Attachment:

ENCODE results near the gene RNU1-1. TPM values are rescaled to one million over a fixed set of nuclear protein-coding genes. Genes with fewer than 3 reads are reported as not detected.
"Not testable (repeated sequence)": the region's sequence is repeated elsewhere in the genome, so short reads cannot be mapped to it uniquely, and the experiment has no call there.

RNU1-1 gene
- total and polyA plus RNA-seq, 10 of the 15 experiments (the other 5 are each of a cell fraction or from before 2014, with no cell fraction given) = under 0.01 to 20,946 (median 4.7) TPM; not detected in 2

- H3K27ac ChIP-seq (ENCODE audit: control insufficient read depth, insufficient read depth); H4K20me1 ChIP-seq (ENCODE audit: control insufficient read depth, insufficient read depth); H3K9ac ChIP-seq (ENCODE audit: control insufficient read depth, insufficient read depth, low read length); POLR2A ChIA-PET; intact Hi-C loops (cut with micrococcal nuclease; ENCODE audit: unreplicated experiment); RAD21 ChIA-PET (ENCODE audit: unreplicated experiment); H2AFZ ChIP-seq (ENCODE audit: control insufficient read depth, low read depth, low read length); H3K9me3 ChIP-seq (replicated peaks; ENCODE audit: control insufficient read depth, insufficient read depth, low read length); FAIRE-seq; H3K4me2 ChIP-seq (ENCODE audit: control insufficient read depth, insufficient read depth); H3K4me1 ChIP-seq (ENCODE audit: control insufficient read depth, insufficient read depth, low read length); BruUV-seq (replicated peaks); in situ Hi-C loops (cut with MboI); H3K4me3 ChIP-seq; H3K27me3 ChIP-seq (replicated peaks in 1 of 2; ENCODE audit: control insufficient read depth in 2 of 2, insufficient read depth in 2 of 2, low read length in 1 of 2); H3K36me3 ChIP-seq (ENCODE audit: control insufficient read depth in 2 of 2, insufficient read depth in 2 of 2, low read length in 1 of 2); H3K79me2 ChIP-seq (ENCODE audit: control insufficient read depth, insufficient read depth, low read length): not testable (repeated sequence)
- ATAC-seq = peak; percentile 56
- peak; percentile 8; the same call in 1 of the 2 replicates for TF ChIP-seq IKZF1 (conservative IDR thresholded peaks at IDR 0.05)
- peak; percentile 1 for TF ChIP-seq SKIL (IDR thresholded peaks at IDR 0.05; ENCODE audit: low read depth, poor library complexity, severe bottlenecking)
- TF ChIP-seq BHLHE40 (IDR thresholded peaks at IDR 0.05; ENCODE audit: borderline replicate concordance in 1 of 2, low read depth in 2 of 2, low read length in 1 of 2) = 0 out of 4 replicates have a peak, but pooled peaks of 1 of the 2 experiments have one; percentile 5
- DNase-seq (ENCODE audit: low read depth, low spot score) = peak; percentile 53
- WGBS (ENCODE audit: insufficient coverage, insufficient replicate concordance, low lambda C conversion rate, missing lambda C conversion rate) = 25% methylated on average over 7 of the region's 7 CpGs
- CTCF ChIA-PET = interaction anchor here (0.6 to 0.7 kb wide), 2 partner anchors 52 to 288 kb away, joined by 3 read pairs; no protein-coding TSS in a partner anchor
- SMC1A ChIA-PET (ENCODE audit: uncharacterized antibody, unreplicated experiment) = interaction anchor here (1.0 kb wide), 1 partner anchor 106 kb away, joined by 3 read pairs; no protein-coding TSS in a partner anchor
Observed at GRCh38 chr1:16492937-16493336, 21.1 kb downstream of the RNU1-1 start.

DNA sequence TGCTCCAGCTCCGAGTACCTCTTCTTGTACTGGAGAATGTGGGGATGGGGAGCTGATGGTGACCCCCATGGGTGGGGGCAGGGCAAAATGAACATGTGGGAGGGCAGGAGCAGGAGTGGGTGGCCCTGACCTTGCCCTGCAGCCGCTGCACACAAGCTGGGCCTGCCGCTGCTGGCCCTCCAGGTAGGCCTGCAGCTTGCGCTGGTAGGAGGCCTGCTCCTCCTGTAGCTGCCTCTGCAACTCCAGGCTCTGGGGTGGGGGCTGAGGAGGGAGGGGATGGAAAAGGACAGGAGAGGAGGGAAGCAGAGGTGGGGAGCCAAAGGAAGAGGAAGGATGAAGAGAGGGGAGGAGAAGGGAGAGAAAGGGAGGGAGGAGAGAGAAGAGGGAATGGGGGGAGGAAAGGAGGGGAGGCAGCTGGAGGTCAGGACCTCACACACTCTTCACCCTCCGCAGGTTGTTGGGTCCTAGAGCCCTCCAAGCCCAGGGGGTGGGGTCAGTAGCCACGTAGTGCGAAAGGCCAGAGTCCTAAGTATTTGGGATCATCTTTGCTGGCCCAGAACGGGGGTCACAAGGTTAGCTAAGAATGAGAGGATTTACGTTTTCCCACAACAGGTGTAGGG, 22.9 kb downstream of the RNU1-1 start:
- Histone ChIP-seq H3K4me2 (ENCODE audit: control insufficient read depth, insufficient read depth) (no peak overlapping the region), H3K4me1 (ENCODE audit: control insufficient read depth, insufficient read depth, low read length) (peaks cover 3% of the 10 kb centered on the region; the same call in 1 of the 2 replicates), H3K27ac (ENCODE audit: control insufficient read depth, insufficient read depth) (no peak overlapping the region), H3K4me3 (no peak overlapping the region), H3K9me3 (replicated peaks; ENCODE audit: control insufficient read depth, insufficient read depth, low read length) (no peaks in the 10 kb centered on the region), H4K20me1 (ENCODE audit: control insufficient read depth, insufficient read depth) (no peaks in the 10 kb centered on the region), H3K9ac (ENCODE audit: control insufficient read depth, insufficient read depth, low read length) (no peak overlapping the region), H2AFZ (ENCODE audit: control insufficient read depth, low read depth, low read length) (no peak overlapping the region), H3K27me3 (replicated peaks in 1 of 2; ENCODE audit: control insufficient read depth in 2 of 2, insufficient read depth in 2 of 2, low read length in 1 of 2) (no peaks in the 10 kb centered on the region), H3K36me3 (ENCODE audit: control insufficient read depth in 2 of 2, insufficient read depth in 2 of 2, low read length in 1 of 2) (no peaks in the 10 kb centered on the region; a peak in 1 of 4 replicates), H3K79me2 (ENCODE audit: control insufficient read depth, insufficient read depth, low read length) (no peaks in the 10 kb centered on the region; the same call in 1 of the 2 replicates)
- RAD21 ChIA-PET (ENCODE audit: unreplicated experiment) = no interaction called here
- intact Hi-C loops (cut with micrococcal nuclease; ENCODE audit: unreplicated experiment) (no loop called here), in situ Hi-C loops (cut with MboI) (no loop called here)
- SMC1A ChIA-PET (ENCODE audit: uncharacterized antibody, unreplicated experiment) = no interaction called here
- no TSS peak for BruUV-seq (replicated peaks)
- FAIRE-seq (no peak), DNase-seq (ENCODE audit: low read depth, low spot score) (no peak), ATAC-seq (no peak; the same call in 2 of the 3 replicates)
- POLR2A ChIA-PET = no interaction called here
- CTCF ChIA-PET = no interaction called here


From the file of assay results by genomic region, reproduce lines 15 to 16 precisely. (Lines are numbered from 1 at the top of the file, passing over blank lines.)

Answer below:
DNA sequence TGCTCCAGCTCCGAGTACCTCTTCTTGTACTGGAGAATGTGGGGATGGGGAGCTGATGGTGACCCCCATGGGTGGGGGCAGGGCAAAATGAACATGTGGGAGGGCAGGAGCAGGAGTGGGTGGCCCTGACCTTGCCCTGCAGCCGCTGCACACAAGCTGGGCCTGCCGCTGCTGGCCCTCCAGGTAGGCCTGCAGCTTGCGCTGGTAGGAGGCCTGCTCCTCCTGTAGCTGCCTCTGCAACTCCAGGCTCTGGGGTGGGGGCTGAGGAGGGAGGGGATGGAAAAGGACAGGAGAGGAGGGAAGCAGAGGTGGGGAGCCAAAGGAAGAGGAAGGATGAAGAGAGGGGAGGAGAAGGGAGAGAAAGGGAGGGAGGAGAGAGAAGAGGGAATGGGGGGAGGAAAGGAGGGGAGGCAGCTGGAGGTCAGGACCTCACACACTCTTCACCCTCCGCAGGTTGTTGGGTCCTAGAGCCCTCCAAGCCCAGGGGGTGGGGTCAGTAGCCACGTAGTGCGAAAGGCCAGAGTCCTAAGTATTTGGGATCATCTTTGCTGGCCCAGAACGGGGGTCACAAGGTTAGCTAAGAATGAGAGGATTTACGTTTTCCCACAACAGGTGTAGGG, 22.9 kb downstream of the RNU1-1 start:
- Histone ChIP-seq H3K4me2 (ENCODE audit: control insufficient read depth, insufficient read depth) (no peak overlapping the region), H3K4me1 (ENCODE audit: control insufficient read depth, insufficient read depth, low read length) (peaks cover 3% of the 10 kb centered on the region; the same call in 1 of the 2 replicates), H3K27ac (ENCODE audit: control insufficient read depth, insufficient read depth) (no peak overlapping the region), H3K4me3 (no peak overlapping the region), H3K9me3 (replicated peaks; ENCODE audit: control insufficient read depth, insufficient read depth, low read length) (no peaks in the 10 kb centered on the region), H4K20me1 (ENCODE audit: control insufficient read depth, insufficient read depth) (no peaks in the 10 kb centered on the region), H3K9ac (ENCODE audit: control insufficient read depth, insufficient read depth, low read length) (no peak overlapping the region), H2AFZ (ENCODE audit: control insufficient read depth, low read depth, low read length) (no peak overlapping the region), H3K27me3 (replicated peaks in 1 of 2; ENCODE audit: control insufficient read depth in 2 of 2, insufficient read depth in 2 of 2, low read length in 1 of 2) (no peaks in the 10 kb centered on the region), H3K36me3 (ENCODE audit: control insufficient read depth in 2 of 2, insufficient read depth in 2 of 2, low read length in 1 of 2) (no peaks in the 10 kb centered on the region; a peak in 1 of 4 replicates), H3K79me2 (ENCODE audit: control insufficient read depth, insufficient read depth, low read length) (no peaks in the 10 kb centered on the region; the same call in 1 of the 2 replicates)